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Sinners and saints in Christmas of 1910

Published December 18. 2010 09:00AM

Internet theft was a full century away, but Christmas in 1910 saw its share of hucksters and vagabonds who were out to scam the public.

Just days before Christmas the Tamaqua Courier warned residents and local merchants to be alert to salesmen traveling in the area who were trying to pass bogus pelts off as costly furs. A Tamaqua Courier reporter stated the bad furs "were only dyed rabbit, cat and skunk skins or at best, importations of cheap and spurious Russian furs" and that the hucksters "sell their goods by making their victims believe that they were smugglers and were getting rid of valuable furs to make quick money."

John Henley, who was reportedly from Lancaster, was another wayfarer who underestimated the determination of local residents and law enforcement officials whom he was able to trick once but not a second time. Henley was first seen posing as a drunkard around the Columbia House. He was able to convince law enforcement officials that since nothing had been disturbed at the hotel establishment, he should not be arrested. After all, it was Christmas.

Instead of leaving, however, Henley sneaked back upstairs to the room of Charles Moyer and stole a new overcoat hanging in the closet. Moyer notified authorities, and special officer Mike Marketelli found the culprit enjoying lunch at Wenzel's restaurant using money he received from selling the overcoat for $2 to Peter Futtchi on Hunter Street.

When he learned it had been stolen, Futtchi returned the coat. Henley, meanwhile, appeared before Squire Beard where he was held for court in default of $300, He was taken to jail just four days after Christmas.

Thankfully, there were some positive news stories that countered the few bad actors who tried to spread misery a century ago. After hearing the story of one family's pre-Christmas plight, the Courier appealed to readers to alert the newspaper office about "families in destitute circumstances."

"If you know of any such just make it known for we know there are enough good people in this community who will see that they will not pass a hungry or cheerless Christmas," the paper stated.

People responded generously after learning of the death of Mrs. Elizabeth Kline, 69, who had suffered with tuberculosis for several years. She was survived by five children and there was no money.

"The family is in destitute circumstances as there is not a cent to bury the dead woman," the Courier reported.

She had been preceded in death by her husband, who had died the previous year. He also lacked the funds for a proper burial in the Odd Fellows Cemetery so a "public subscription" was then raised to defray costs. The newspaper reporter hoped that the people would once again respond to cover Mrs. Kline's burial costs.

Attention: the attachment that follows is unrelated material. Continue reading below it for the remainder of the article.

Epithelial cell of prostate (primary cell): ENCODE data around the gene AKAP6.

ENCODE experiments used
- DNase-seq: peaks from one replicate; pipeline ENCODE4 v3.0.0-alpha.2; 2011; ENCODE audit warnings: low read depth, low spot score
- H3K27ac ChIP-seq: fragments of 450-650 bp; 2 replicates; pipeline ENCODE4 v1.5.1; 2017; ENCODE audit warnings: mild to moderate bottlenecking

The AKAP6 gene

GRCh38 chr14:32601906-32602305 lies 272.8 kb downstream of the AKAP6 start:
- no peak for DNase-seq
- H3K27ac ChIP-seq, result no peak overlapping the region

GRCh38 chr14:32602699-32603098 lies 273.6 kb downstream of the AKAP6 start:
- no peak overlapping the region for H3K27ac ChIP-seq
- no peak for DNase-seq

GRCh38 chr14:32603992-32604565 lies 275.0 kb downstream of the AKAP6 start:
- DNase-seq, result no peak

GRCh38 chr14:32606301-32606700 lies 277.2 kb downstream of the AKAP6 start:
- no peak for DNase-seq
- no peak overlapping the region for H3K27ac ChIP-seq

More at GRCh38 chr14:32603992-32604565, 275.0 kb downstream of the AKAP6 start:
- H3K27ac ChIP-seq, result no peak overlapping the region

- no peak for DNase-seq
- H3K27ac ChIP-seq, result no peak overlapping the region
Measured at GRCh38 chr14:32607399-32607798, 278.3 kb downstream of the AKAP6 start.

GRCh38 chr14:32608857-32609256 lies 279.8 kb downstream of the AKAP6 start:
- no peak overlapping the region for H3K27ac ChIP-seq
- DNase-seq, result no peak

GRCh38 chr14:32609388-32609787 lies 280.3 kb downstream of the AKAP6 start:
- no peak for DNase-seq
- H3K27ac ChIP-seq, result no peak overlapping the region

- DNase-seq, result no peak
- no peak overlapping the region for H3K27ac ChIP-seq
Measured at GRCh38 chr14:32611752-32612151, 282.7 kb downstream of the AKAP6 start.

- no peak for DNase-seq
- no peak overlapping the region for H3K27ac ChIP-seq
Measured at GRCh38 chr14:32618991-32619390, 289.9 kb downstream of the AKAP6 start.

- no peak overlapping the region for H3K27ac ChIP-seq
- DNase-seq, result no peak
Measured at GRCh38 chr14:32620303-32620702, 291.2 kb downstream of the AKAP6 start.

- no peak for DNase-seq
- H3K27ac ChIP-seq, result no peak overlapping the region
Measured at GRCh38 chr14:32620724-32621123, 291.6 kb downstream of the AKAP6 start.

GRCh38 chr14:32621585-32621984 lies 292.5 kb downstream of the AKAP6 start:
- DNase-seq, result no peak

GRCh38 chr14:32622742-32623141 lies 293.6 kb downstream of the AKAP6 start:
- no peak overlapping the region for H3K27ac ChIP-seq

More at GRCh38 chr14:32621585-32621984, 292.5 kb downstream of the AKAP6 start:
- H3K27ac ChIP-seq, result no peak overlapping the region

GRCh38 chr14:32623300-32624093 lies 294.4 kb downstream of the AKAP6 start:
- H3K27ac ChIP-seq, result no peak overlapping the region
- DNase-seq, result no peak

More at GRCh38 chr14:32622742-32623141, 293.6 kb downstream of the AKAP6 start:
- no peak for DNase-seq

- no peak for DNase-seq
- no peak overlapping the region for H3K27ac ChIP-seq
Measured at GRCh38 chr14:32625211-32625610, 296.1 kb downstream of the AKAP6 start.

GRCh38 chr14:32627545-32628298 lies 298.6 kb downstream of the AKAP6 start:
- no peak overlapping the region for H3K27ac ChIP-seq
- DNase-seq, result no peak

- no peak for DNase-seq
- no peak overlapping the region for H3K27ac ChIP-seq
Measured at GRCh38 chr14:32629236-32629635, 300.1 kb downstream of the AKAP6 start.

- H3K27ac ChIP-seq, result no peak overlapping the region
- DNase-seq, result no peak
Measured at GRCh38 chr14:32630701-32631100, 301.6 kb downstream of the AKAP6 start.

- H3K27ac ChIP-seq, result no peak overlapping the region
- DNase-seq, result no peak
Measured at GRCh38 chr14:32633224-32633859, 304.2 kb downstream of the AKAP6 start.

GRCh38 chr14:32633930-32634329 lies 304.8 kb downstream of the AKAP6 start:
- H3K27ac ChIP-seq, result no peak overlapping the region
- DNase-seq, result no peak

It did, and the woman received a proper burial.

One of the best stories that emerged from the 1910 Christmas season concerned Mrs. Mary Stossel, an aged widow from Wilkes-Barre, who inherited a nice rewarded after showing kindness to a wayfarer. When a stranger came to her door and asked for shelter, the woman at first hesitated but then apparently felt sorry for the shabbily dressed man standing before her in hip boots. She offered him inside for a cup of tea. While having his hot drink, he became very ill. Mrs. Stossel led him to a couch and, although she could hardly afford it, summoned a physician.

The man's deteriorated rapidly and he asked Mrs. Stossel for scissors which he used to feebly cut a purse from the inside of his coat. In his final breaths, he told the woman that while others despised him, she was the one who took him in and therefore she should have the purse.

He died only a few minutes later and when Mrs. Stossel opened the purse, she found over $7,000. Attempts to locate relatives of the dead man proved fruitless.

They did discover his identity. The man, simply known as Rivets, was an itinerant mender of sewing machines. In fact, many Tamaqua residents remembered him as an eccentric fellow who felt the government was trying to take away his rights as a mendicant (one who relies on charitable donations).

He wore the strange clothing for more practical purposes.

"He often talked to friends of his peculiarity but in explaining his reason for wearing hip boots and a coat filled with rivets, he said that it was done for protection against dogs that always yelped at his heels and often snapped at him when he went from house to house," the Courier reported.

As for Mrs. Stossel, the Courier writer stated that, like many people, she first made the common mistake of judging "a man by the clothes he wears." However, her change in attitude toward the destitute-looking man "had a profitable ending for her."

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